College Players Shouldn’t Get Paid, They Already Are
Two weeks ago, Bob Stoops, the University of Oklahoma football coach, went on record saying that NCAA college athletes should not be paid while in college. His comments stem from the revolving controversy that surrounds the NCAA profiting from college sports while not paying the very students that actually play the game.
College football has been controversial with regard to how much money it generates for their respective institutions and how the football players that play the game are unfairly uncompensated. Revenue among FBS football programs during the 2011-12 season ranged from a high of $103.8 million at Texas to a low of $3.6 million at the University of Louisiana at Monroe. The average FBS football program brought in $25 million, with a median of $19.9 million. In fact, Texas generated a total of $77.9 million in profit during this season. Texas players did not get paid a dime of this money.
Bob Stoops (who by the way signed a contract to coach the Sooners receiving $39.4 million for 8 years [plus incentives]), thinks college players are paid enough. I never thought I would say this but Stoops is 100% correct. Here are some of his comments:
“You know what school would cost here for non-state guy? Over $200,000 for room, board and everything else,” Stoops said. “That’s a lot of money. Ask the kids who have to pay it back over 10-15 years with student loans. You get room and board, and we’ll give you the best nutritionist, the best strength coach to develop you, the best tutors to help you academically, and coaches to teach you and help you develop. How much do you think it would cost to hire a personal trainer and tutor for 4-5 years?”
Stoops is right on the money (no pun intended). Students who wish to attend college for free are able to do so because they are given free college tuition, room and board, books, etc. Take Duke University as an example. The estimated cost of attendance for Duke is in 2012-2013 was the following:
- Tuition and Fees $43,623
- Room $6,140
- Board $5,630
- Books and Personal Expenses $3,472
As you can see, these expenses add up. Over the course of 4 years, a student can easily owe over $200,000. Students who attend college on an athletic scholarship however can earn a degree at this great institution free of charge. Sounds like payment to me.
Furthermore, students who intend to make it to the NFL have access to coaches, trainers, physicians, and specialists that all help develop them into great athletes. Players like Justin Blackmon (Oklahoma State) and Trey Burke (Michigan) were unknown and not highly ranked high school prospects who, through the training and coaching efforts of their colleges, climbed their way to the top of NFL and NBA top 10 draft boards, respectively. Both will make a ton of money playing professional sports thanks to the free training that they received while in college. Sounds like more payments to me.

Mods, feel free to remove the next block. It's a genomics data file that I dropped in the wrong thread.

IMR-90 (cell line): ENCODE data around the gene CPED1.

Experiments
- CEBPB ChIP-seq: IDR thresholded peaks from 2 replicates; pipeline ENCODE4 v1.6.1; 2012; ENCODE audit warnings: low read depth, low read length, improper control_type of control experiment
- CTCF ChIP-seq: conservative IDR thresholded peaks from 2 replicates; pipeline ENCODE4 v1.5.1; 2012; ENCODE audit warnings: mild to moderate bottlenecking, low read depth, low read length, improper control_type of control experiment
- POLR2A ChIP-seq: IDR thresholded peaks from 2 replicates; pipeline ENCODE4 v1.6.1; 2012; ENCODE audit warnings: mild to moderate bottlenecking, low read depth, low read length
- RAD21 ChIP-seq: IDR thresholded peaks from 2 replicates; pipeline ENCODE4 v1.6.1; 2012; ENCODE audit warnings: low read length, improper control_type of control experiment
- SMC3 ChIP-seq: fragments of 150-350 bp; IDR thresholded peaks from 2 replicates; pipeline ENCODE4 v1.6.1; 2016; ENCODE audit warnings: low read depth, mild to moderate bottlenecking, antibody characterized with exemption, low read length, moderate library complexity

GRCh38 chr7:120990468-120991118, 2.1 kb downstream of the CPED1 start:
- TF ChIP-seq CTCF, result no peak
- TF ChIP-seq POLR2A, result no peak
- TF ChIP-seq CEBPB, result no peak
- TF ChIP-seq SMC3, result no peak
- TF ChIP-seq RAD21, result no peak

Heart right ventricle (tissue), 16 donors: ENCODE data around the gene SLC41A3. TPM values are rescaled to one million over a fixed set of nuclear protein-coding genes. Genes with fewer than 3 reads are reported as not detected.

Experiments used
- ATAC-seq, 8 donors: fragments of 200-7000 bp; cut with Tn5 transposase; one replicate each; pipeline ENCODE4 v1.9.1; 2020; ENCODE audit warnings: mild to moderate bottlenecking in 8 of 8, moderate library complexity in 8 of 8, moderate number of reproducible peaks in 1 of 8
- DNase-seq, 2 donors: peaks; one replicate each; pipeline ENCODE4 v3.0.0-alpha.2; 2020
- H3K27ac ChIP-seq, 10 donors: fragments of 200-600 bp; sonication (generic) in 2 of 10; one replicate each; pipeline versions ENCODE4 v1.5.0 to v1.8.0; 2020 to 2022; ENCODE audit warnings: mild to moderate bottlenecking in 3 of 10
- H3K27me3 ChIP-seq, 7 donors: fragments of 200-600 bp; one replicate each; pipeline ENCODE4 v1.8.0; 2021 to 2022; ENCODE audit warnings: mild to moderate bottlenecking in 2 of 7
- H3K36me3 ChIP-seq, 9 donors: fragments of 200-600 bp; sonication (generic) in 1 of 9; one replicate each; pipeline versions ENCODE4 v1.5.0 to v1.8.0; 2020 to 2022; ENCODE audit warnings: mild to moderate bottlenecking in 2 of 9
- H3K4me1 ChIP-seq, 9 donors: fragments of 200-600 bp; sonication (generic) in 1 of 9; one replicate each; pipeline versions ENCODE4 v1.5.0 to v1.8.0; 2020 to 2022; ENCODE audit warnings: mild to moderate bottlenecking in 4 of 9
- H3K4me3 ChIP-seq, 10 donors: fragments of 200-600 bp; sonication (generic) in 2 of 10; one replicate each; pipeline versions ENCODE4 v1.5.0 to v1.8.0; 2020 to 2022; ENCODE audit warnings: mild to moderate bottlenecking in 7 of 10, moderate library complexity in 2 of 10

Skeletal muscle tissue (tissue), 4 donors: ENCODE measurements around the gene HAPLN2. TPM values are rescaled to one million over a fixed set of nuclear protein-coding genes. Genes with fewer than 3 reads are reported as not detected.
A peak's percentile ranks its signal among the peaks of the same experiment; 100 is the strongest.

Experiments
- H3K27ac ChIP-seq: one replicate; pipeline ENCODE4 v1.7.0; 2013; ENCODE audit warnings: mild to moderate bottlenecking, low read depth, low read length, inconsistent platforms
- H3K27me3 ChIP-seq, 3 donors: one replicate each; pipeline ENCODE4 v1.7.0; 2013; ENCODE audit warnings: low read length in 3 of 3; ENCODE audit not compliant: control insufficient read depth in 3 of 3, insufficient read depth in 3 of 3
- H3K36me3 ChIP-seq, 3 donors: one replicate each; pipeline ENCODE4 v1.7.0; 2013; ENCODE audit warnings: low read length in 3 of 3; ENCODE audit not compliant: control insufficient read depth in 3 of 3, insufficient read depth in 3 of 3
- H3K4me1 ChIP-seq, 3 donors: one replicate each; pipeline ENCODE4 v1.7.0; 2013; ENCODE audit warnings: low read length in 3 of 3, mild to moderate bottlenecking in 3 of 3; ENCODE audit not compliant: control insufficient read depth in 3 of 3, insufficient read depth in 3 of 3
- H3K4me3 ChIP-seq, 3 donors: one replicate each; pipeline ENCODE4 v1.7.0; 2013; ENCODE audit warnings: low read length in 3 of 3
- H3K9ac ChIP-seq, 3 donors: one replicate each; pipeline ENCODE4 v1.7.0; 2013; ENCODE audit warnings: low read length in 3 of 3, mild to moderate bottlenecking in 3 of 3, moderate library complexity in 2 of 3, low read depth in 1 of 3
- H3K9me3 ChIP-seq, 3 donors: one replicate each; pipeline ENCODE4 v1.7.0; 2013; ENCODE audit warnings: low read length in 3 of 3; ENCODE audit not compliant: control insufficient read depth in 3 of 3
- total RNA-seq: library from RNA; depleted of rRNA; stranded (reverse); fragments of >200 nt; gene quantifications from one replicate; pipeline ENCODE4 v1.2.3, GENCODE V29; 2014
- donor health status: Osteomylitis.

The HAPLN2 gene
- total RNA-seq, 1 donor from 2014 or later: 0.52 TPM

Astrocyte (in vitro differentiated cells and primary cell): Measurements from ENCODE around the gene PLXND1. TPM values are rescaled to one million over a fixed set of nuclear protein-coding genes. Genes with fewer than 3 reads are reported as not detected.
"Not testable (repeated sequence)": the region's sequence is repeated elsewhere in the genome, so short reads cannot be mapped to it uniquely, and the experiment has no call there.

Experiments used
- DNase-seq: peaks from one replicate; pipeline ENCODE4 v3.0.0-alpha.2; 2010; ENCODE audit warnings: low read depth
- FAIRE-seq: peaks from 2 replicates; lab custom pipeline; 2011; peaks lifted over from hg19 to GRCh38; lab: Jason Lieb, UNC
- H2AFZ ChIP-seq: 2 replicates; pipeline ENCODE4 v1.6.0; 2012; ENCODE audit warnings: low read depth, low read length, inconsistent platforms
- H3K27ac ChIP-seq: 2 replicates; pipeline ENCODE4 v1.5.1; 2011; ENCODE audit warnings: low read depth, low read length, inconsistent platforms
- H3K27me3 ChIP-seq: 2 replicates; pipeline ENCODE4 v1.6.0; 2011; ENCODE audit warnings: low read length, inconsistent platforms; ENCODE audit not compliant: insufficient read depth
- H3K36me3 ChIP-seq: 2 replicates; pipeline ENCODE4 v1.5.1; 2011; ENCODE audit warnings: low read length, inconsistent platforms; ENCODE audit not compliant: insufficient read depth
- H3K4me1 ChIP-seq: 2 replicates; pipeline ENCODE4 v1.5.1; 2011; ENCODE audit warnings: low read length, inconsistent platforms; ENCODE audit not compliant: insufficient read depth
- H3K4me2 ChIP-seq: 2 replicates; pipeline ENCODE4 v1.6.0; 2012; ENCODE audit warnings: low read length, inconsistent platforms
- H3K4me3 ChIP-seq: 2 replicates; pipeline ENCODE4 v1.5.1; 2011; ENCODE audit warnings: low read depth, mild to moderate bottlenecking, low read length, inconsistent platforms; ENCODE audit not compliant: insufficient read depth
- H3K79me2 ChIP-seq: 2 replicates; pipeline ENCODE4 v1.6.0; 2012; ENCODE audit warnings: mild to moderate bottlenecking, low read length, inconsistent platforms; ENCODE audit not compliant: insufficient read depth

Finally, college football offers athletes one of the most underrated, underappreciated values: Marketing. The NCAA is better at marketing players than any professional league. Players like Jadeveon Clowney, Johnny Manziel, and Geno Smith are all players that have been sensationalized this past season and, because of it, their future draft stock (which can determine how much money they will make) will increase drastically. Players like Michael Crabtree and JaMarcus Russell benefited greatly from college footballs marketing scheme, and their pocketbooks certainly feel this impact in a positive way. Marketing certainly has great value and, once again, seems like a formidable payment that college players receive.
It is clear that although coaches and institutions are profiting from players who don’t necessarily receive a paycheck, players still are benefiting greatly from the NCAA system. It seems unfair that the players (who are the ones fans go to see and the ones generating the revenue) don’t receive the kind of compensation coaches and athletic directors receive (like Bob Stoops salary). However, that’s America, that’s capitalism. The higher you go up in any company, the less work is done. Employees at a shoe factory get play squat while executives at the factory make money hand over fist without doing any of the work. That’s just how it is, that’s how capitalism works. Everyone in NCAA is fairly compensated; no one should argue a system wherein everyone benefits in such a manner.